Blessed are the cheesemakers

Worldwide as well as local choices available in West Michigan
A sign points to the cheese at a West Michigan dairy farm. Photo by Elizabether Granger.

I was aboard the S.S. Badger carferry, leaving Ludington for Manitowoc, Wisconsin. Below us, on a small fishing boat, a guy stood up and shouted, “When you come back, bring cheese!”

Oh, Wisconsin. I know you’re the cheese capital of the universe, but west Michigan has my cheese needs covered. Yes, you’re involved, but I don’t need to go to Wisconsin because here I can find your cheeses along with those made in Michigan as well as from around the world.

The Cheese Lady, with retail shops in Grand Rapids and Muskegon is a smart go-to source for all things cheese. Owner Shelley Essebaggers has Michigan cheese, but really, just a small supply because, well, there isn’t all that much from Michigan.

“We don’t have as many cows as Wisconsin does,” she explained. “Wisconsin is naturally inclined to have a lot of cheesemakers because they produce so much milk.”

For sure. Wisconsin produces more cheese in America than does any other state. Stats tell us there are more than 1,200 licensed cheesemakers and 600 varieties of cheese in the Badger State.

But in West Michigan, specifically Fennville, little Evergreen Lane Creamery is producing cheese worth tasting. The story there involves a Chicago couple, her grandparents, and a stray goat.

Carmen Atlee-Louden stirs a vat of mattone, a talegio style cheese. Photo by Elizabeth Granger.

In 2000 Cathy Halinski and her husband Tom walked away from city living and corporate jobs in Chicago to move to tiny Fennville. To 40 acres on the outskirts of Fennville, actually. Cathy knew the area from childhood visits to see her grandparents.

There was work to be done, including some remodeling on the farmhouse. The carpenter left the door open one day; in walked Gaby the Goat, unannounced. They all looked for her owner, but there appeared to be none. Gaby was a stray, so she became part of the Halinski family.

Then Tom bought another goat for Cathy. By 2008 they had 50 goats and were making goat cheese.

“It was too much,” Cathy said. She chose the cheesemaking, and most of the goats left.

Today there are about a dozen goats at Evergreen Lane. “Pasture ornaments,” they’re called. Each has a name, and when Cathy calls out to them, they scamper over to see her. There are Netta and Nadine and Umbra and Uma and ….

The making of cheese continues, with cheesemaker Carmen Atlee-Loudon and milk from cows as well as goats at local farms.

There’s also an apple orchard with U-Pick apples in the fall. And scheduled Hike with the Herd goat walks to the orchard, akin to walking with dogs.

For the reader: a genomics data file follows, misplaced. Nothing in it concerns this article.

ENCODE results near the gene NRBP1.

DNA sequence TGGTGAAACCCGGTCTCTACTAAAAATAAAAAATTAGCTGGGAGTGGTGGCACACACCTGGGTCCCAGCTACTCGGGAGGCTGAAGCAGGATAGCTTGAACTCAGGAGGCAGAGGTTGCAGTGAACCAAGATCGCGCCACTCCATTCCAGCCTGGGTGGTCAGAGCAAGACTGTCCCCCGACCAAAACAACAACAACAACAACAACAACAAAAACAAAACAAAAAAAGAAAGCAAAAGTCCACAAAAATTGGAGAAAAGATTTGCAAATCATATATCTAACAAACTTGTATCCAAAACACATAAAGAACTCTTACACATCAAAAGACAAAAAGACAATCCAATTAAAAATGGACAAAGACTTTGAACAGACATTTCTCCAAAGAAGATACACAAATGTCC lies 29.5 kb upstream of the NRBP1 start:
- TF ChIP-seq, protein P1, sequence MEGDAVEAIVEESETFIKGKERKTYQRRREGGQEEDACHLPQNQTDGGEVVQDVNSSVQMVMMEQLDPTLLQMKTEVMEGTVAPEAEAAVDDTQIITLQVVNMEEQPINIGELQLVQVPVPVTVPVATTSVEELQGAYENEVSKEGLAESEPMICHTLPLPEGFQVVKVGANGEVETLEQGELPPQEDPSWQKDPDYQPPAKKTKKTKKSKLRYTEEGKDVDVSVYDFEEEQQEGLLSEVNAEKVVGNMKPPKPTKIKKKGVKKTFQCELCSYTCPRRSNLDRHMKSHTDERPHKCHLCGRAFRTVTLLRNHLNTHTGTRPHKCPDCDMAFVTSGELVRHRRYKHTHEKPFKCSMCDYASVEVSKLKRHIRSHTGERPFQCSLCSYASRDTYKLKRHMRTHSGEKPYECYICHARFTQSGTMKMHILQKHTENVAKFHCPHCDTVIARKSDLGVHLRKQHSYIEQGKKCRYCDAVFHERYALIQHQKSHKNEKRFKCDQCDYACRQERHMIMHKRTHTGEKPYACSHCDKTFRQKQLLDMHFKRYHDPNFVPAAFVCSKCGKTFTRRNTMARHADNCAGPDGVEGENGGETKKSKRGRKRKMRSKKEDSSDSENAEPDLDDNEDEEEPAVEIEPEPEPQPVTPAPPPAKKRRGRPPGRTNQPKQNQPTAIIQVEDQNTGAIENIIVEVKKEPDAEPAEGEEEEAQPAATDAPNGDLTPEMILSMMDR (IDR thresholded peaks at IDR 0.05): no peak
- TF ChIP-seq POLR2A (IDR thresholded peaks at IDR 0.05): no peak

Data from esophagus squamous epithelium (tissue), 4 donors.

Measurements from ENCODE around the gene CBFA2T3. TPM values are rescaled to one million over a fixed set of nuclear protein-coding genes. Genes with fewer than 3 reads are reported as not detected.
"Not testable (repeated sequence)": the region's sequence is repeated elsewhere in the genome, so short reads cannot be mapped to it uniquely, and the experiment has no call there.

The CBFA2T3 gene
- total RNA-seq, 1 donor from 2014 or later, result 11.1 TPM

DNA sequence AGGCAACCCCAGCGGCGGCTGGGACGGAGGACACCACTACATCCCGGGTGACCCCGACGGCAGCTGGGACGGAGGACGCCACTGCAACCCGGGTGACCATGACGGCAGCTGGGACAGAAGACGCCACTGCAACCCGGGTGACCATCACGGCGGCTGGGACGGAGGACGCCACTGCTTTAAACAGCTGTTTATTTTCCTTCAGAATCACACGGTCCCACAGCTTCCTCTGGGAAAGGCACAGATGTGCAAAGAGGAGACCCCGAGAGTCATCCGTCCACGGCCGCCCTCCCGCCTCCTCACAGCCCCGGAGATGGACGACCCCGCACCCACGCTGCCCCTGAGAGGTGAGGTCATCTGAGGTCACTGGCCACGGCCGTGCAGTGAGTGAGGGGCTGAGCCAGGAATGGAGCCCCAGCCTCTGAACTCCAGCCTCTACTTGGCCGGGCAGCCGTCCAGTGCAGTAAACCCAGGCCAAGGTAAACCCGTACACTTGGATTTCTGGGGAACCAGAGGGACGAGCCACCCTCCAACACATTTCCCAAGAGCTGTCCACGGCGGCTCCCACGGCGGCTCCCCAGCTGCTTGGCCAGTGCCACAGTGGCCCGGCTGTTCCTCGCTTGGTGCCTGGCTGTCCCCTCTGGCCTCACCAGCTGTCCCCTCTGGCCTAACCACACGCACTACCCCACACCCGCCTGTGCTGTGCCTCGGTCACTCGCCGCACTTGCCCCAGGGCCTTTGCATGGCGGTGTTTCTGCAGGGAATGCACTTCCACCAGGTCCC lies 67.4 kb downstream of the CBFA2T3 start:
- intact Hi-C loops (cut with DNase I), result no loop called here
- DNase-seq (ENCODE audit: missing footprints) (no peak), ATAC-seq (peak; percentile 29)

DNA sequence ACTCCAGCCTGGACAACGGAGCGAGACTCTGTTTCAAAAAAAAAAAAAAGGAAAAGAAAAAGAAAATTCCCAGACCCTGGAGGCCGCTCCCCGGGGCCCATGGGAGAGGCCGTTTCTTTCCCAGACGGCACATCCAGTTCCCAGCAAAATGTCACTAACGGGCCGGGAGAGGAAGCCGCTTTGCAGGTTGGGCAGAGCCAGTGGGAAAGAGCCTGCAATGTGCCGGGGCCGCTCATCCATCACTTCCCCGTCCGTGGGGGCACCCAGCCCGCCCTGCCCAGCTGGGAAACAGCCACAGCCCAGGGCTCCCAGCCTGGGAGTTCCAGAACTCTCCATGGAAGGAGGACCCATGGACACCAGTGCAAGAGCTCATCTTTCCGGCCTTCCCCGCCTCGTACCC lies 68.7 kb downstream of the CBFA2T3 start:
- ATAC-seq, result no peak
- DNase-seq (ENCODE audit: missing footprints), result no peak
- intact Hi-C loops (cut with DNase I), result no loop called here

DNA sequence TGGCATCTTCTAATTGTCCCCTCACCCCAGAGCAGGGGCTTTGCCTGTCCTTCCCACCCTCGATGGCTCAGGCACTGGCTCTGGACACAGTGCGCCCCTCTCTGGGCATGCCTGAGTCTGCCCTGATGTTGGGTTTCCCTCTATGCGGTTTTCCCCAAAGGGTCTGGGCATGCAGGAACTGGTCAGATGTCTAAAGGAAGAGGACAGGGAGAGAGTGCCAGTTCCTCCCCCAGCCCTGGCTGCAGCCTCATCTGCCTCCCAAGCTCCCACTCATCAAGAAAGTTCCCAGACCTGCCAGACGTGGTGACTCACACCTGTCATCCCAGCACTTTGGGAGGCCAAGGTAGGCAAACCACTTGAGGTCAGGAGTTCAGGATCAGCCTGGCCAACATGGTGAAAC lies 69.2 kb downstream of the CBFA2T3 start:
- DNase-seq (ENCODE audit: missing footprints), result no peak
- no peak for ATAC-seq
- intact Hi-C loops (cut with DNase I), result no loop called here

Evergreen Lane cheese is available at delis that include The Farmhouse in Douglas and Pennyroyal in Saugatuck as well as at the creamery itself.

In Grand Haven, about 35 miles to the north, J-Dub’s Market & Wine Shop includes Michigan cheeses from Farm Country Cheese House in Lakeview and Natural Northern in Traverse City.

The Cheese Lady offers cheeses from Idyll Pastures in Northport as well as cheeses from Wisconsin.  About 20% of Essebaggers’ cheese is domestic; the rest is generally from Europe – the Netherlands, France, Switzerland, and Italy. There’s even a cheese from the Canary Islands.

The Cheese Lady is a franchise begun by Kathleen Riegler in Muskegon in 2007. Essebaggers worked there, and in 2016 she bought the store from Riegler. There are seven franchises, known as “sisterhoods,” throughout Michigan; Riegler advises all seven.

“We have a little bit of everything that goes with cheese,” Essebaggers said. “A lot of people are intimidated to come in here. They think they have to know before they come into a cheese store. They really don’t. We’re here to help; that’s part of our experience. We’ve learned to recognize the ‘deer in the headlights’ look; we have mastered figuring out what you want.”

She said she wants “to eliminate the pretentiousness in cheese. Honestly, we have everybody from every nook and cranny of this area come into our store. I love the diversity of our customers.”

At Nelis’ Dutch Village in Holland, there’s a daily cheesemaking demonstration showing how it was done long ago, with antiquated equipment. And there’s a wide selection of cheeses from farmsteads in the Netherlands available to buy.

Operations manager Luke Curtis, definitely a cheese expert, said there are more than 30 kinds of cheese with unlimited sampling. Visitors’ typical reaction? “Oh, wow!”

Editor’s note: Michigan Farm Cheese Dairy, makers of Andrulis Farmers Cheese of Fountain, Michigan, has been making traditional Baltic-style farmers cheese since 1940, with few changes to the old world original recipes that have been handed down through generations.
Andrulis cheese is available and multiple local retailers. For more information on the history of this unique Lithuanian dairy, visit the Andrulis Cheese website.

For unique and local cheese, check out these retailers and farms:

The Cheese Lady
315 Fuller Ave NE,
Grand Rapids, MI
(616) 242-9880

2180 Wealthy St. SE,
Grand Rapids, MI

Nelis’ Dutch Village
12350 James St.
Holland, MI
(616) 396-1475

Andrulis Farmers Cheese
4295 East Millerton Road,
Fountain, MI
(231) 462-3301

Evergreen Lane Creamery
1824 66th St.
Fennville, MI
(269) 686-6474

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